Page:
Jess and I have begun to utilize the activities that we found in a study conducted by Secada, Fusion, and Hall. Since we have already identified which of our students chose counting-on in order to solve addition problems, we have moved on to see if they possess the subskills that Secada, Fusion, and Hall identified in their research. The first subskill is knowing that the first addend does not need to be counted again because the problem already states its quantity. For example, if the problem was 5+6 we would see if the student would start counting at one, or if they would start at five and count up (6,7,8,9,10,11). In order to determine which of our students possess this subskill, we presented the students with several addition problems. First, we would create addition problems using numbers that had been written on note cards. Initially we didn’t give the students any manipulatives that would aid them in solving the problem and we also chose addends that had a sum larger than ten so that they couldn’t add the numbers just by placing an addend on each hand. After the students completed a couple of these problems, we started placing two-colored counters under the note cards. When the students were solving these problems we asked them to tell us how many manipulatives there were without counting. A majority of the students looks at the note card that was placed above the card and started to correspond the manipulatives with the note card above it. The goal of this was to introduce students to the fact that they don’t need to start at the beginning of the counting sequence; they can just start by counting-up from the first addend. Almost all of the students from Jess’ group were able to count-up after we accompanied the note cards with the manipulatives, but several of mine still struggled and reverted back to a counting-all strategy. Since they have not mastered this subskill, we will continue to work with those students until they can consistently demonstrate it. Something that we found interesting, was that some of the students chose to count-up from the second addend. When asked why they replied, “Cause that numbers bigger, it takes less time.” Upon hearing this, the two people in the group started to count-on as well, but from the larger of the two addends.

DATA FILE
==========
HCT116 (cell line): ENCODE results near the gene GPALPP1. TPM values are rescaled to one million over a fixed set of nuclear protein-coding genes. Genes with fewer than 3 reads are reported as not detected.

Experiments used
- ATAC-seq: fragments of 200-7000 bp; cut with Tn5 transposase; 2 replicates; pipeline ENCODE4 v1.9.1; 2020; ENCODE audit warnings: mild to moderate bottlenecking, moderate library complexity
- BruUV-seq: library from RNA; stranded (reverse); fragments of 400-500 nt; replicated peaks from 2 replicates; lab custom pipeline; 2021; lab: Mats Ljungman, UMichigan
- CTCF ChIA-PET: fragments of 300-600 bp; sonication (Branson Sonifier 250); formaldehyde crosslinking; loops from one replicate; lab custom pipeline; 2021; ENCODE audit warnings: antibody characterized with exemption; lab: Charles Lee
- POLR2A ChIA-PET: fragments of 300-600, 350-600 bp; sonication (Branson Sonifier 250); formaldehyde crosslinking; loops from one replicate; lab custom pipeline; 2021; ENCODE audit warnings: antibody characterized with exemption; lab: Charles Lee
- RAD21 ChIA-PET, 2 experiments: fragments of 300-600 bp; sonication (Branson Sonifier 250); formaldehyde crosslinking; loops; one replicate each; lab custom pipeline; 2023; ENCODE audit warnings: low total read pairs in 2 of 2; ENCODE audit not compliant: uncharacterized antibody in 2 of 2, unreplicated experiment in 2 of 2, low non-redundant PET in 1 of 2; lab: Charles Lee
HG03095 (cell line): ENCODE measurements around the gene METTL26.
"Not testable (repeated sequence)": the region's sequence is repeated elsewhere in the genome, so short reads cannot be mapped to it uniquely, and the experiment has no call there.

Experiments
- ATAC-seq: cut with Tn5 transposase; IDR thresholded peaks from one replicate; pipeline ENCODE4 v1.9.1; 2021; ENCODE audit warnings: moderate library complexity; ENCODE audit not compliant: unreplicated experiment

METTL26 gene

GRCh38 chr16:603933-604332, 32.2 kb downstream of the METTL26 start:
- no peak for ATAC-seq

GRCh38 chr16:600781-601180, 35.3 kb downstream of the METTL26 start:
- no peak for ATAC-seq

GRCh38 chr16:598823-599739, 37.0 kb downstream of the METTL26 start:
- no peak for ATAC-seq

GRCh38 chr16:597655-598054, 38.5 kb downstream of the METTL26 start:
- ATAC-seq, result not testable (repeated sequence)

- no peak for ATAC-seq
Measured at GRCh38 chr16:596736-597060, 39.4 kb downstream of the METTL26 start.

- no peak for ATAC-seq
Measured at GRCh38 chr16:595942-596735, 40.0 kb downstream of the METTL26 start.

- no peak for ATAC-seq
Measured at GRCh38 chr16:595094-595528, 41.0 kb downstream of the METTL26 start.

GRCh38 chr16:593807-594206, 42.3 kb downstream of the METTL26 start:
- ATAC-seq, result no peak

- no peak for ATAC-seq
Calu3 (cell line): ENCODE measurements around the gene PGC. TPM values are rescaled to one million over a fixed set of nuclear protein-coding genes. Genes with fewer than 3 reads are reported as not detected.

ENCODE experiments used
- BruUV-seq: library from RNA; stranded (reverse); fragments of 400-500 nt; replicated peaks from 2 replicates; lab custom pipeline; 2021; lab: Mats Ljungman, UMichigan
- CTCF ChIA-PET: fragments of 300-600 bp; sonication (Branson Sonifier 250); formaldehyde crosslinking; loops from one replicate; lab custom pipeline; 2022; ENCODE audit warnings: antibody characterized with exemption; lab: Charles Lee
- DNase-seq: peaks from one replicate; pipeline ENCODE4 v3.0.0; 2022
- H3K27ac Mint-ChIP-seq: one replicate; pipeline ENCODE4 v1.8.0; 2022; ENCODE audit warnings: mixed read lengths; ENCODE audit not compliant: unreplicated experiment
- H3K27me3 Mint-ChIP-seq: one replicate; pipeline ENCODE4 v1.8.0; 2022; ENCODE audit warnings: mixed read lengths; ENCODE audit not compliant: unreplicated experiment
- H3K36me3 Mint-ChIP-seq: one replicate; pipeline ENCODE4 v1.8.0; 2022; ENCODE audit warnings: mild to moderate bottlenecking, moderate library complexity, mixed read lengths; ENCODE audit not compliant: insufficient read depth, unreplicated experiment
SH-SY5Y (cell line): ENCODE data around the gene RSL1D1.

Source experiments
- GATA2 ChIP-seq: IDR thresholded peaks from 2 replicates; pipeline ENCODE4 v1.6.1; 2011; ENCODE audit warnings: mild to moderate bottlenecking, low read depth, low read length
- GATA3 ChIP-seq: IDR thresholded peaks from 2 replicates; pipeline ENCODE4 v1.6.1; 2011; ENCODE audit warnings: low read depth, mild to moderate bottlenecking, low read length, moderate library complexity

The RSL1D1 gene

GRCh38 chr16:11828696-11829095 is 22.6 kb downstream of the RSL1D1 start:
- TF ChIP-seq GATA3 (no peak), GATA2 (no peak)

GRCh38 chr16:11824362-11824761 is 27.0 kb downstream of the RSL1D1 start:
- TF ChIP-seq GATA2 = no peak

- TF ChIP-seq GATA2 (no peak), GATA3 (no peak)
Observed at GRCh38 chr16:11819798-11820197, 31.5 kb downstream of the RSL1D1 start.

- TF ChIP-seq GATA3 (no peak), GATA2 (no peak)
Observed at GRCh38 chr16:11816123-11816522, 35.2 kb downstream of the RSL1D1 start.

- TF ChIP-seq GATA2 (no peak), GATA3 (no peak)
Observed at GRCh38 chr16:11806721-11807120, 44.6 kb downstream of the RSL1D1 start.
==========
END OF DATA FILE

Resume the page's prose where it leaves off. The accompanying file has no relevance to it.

Posted on April 27th, 2014 by Jacqueline Kreiner
Filed under: Uncategorized